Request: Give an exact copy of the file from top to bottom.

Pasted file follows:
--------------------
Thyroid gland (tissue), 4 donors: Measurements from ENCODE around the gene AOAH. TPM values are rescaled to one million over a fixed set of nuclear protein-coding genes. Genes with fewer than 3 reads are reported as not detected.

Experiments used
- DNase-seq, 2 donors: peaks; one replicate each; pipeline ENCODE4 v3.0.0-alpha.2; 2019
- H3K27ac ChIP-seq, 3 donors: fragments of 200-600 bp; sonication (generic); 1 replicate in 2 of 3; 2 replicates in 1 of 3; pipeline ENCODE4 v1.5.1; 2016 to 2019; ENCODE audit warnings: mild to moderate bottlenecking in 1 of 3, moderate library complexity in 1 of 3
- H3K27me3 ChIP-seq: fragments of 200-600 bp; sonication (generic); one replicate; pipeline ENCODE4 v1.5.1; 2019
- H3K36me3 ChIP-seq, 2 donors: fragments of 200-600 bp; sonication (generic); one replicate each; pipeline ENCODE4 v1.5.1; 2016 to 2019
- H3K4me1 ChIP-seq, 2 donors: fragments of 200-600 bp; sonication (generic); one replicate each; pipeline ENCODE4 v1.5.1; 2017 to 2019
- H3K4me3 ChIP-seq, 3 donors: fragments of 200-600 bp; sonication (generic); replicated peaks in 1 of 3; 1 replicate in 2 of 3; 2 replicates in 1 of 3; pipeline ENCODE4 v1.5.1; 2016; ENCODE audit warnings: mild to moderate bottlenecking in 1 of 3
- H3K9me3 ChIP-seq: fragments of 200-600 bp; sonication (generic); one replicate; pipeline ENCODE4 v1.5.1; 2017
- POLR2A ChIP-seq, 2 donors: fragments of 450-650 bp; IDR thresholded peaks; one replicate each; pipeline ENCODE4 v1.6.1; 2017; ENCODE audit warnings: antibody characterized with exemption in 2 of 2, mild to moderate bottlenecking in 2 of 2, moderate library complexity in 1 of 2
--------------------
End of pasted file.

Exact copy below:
Thyroid gland (tissue), 4 donors: Measurements from ENCODE around the gene AOAH. TPM values are rescaled to one million over a fixed set of nuclear protein-coding genes. Genes with fewer than 3 reads are reported as not detected.

Experiments used
- DNase-seq, 2 donors: peaks; one replicate each; pipeline ENCODE4 v3.0.0-alpha.2; 2019
- H3K27ac ChIP-seq, 3 donors: fragments of 200-600 bp; sonication (generic); 1 replicate in 2 of 3; 2 replicates in 1 of 3; pipeline ENCODE4 v1.5.1; 2016 to 2019; ENCODE audit warnings: mild to moderate bottlenecking in 1 of 3, moderate library complexity in 1 of 3
- H3K27me3 ChIP-seq: fragments of 200-600 bp; sonication (generic); one replicate; pipeline ENCODE4 v1.5.1; 2019
- H3K36me3 ChIP-seq, 2 donors: fragments of 200-600 bp; sonication (generic); one replicate each; pipeline ENCODE4 v1.5.1; 2016 to 2019
- H3K4me1 ChIP-seq, 2 donors: fragments of 200-600 bp; sonication (generic); one replicate each; pipeline ENCODE4 v1.5.1; 2017 to 2019
- H3K4me3 ChIP-seq, 3 donors: fragments of 200-600 bp; sonication (generic); replicated peaks in 1 of 3; 1 replicate in 2 of 3; 2 replicates in 1 of 3; pipeline ENCODE4 v1.5.1; 2016; ENCODE audit warnings: mild to moderate bottlenecking in 1 of 3
- H3K9me3 ChIP-seq: fragments of 200-600 bp; sonication (generic); one replicate; pipeline ENCODE4 v1.5.1; 2017
- POLR2A ChIP-seq, 2 donors: fragments of 450-650 bp; IDR thresholded peaks; one replicate each; pipeline ENCODE4 v1.6.1; 2017; ENCODE audit warnings: antibody characterized with exemption in 2 of 2, mild to moderate bottlenecking in 2 of 2, moderate library complexity in 1 of 2